No Bitcoin regulation due before 2020 under EU’s wait-and-see approach

1 March 2018 11:44am

26 February 2018. By John Rega and Tsering Namgyal.

The EU’s “wait-and-see” approach to regulating Bitcoin and other virtual currencies could push new rules back until at least 2020, given the handover due next year in both the European Commission and European Parliament.

Europe won’t move unilaterally on regulating such cryptocurrencies, the commission’s financial chief, Valdis Dombrovskis, said today, unless international talks don’t yield any progress.

The best approach is to work with other regulators around the world, “since this is a global phenomenon,” Dombrovskis told reporters. Officials estimate that the EU accounts for only 4 to 5 percent of global trading in digital currencies.

Under normal timeframes, that doesn’t give the EU institutions enough time to get things passed before a new commission takes power and the parliament holds elections — both due in mid to late 2019. Commission officials see the coming May as the informal deadline for major new proposals to have a chance of being passed before then.

Wild price gyrations and concerns of retail investors being exposed to virtual currencies have led to calls for quick regulatory action. The commission today hosted a roundtable meeting with regulators and experts that could have yielded a fasttrack initiative, but eventually decided against a unilateral move.

France and Germany are pushing for the Group of 20 finance ministers to take up the issue at meeting in Buenos Aires next month. Paris and Berlin have suggested that the group of economic powers ask international regulatory bodies to come back by July with proposals for further action.

“We need to work together with the G-20 and other international standard-setters," Dombrovskis said. Any decision for the EU to push ahead on its own “will depend on how those international discussions go.”

Existing rules

Any European move would also come after an assessment by financial regulators of whether existing rules are sufficient to contain the risks to investors and to financial stability, the Latvian commissioner said.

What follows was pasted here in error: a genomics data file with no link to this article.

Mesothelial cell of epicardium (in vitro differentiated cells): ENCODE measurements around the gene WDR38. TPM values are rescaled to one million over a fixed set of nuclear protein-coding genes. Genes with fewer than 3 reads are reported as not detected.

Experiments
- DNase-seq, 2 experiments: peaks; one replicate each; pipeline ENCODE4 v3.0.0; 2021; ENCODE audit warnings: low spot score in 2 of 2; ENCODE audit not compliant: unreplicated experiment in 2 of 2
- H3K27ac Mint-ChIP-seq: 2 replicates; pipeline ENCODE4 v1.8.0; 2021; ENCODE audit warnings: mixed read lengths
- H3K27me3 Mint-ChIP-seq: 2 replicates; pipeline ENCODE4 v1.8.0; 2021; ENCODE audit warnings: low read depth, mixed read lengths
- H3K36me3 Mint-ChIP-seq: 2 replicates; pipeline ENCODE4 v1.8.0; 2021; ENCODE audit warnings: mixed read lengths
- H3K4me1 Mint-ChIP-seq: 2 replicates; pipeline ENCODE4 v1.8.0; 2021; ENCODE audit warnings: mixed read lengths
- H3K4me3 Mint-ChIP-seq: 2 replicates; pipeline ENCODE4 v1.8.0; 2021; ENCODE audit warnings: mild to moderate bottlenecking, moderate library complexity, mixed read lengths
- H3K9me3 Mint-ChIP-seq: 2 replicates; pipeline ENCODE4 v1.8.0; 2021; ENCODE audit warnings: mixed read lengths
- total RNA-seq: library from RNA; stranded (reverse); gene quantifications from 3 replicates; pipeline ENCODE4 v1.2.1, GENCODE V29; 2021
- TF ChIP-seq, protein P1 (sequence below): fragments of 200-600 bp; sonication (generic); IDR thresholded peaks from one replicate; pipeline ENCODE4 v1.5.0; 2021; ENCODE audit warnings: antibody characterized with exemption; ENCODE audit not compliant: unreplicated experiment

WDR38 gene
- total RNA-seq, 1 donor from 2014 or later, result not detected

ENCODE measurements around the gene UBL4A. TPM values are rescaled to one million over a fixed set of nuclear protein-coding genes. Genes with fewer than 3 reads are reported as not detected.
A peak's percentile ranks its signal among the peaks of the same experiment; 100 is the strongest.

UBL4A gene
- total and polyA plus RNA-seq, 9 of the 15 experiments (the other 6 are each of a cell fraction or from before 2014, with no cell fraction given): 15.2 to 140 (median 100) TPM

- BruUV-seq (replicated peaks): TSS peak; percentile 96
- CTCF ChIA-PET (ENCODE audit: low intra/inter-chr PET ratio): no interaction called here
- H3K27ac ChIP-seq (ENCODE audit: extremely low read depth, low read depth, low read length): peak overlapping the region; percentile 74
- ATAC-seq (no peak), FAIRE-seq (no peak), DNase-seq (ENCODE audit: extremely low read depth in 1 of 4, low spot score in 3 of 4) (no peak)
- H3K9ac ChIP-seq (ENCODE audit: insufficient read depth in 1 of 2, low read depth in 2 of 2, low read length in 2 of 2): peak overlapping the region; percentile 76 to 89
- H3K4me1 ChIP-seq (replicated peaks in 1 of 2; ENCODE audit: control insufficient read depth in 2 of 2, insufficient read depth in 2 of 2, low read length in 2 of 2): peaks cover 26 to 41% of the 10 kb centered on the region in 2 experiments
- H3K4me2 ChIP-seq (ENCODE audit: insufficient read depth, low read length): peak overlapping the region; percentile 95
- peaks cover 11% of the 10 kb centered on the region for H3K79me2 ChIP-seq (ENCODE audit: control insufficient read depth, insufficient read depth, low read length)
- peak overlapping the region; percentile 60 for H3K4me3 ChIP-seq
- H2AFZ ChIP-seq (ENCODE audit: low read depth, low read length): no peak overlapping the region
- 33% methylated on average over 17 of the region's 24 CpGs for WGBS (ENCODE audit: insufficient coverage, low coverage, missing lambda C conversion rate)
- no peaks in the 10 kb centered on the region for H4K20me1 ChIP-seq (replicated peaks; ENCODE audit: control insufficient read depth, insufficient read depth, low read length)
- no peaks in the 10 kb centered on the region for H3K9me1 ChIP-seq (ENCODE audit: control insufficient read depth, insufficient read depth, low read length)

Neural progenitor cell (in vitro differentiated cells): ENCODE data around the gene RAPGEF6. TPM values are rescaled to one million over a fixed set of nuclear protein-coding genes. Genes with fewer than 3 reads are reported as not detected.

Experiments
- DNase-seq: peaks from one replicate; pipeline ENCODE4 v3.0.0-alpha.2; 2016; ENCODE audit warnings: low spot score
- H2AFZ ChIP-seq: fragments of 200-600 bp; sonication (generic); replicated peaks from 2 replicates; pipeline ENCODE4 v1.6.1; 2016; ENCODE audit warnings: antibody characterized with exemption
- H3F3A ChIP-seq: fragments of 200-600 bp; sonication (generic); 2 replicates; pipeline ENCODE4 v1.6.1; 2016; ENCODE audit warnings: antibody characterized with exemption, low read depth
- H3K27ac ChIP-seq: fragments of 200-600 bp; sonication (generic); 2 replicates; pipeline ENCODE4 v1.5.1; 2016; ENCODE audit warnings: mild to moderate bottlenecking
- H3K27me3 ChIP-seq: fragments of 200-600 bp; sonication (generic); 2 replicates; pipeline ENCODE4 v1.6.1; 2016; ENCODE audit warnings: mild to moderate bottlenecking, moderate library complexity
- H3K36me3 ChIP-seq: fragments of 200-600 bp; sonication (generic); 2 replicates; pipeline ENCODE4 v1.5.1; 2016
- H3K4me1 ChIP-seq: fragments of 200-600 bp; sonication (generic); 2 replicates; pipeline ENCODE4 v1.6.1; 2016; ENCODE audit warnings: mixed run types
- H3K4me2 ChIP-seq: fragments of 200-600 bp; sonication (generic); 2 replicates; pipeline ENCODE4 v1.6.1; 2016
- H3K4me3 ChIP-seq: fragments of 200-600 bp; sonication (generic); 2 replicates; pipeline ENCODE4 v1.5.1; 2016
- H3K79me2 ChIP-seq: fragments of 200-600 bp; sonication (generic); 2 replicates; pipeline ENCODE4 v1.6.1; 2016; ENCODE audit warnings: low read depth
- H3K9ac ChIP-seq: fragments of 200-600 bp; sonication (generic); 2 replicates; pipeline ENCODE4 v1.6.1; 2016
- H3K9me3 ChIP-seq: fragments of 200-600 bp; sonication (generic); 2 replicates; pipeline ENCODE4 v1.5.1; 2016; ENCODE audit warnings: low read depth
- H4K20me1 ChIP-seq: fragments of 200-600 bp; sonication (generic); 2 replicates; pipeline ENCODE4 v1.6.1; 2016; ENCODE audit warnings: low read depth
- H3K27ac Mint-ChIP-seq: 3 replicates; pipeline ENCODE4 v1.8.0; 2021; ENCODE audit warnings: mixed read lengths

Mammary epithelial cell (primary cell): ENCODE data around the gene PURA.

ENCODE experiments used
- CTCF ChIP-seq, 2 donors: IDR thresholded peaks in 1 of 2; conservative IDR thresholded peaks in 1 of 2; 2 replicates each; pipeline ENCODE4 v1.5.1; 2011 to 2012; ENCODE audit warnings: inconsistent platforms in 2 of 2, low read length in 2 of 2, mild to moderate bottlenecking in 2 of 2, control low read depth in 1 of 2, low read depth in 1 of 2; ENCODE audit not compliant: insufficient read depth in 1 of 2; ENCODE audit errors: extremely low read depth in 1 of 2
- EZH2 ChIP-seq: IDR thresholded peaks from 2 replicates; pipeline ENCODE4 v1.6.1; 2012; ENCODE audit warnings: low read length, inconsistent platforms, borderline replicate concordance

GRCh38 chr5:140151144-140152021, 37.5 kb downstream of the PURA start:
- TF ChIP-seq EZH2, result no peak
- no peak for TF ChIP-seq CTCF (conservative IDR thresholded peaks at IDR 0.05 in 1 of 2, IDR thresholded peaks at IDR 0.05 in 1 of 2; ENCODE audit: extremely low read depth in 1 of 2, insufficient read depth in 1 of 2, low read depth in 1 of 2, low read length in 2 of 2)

The EU agencies for markets, banking and insurance have begun that work. They’ve warned savers and held preliminary discussions of how securities laws may apply to areas such as initial coin offerings by blockchain startups.

But a more thorough review, as mandated by the commission, could take until late this year. And even if European regulators work in parallel with global bodies, they would only be setting the table for Dombrovskis’s successor, due to arrive in late 2019.

Emergency measures

The commission does, of course, have latitude to take urgent actions late in its terms. An emergency that required urgent regulation of digital currencies could override all of the above considerations.

After financial markets teetered on the brink of collapse a decade ago, commissioner Charlie McCreevy’s internal-market department sketched the outlines of a derivatives overhaul in the closing weeks of his term; his successor Michel Barnier picked up the baton.

But that was a globally mandated measure responding to a generational crisis.

While authorities nowadays voice concerns that a Bitcoin bubble could upset markets, they have already taken steps to insulate banks and other sensitive sectors, reducing the probability of a panic of the same scale.

The signs, then, add up to no major commission initiatives until at least 2020, when Dombrovskis’s successor has his or her feet under the desk.

Fintech Regulation in 2018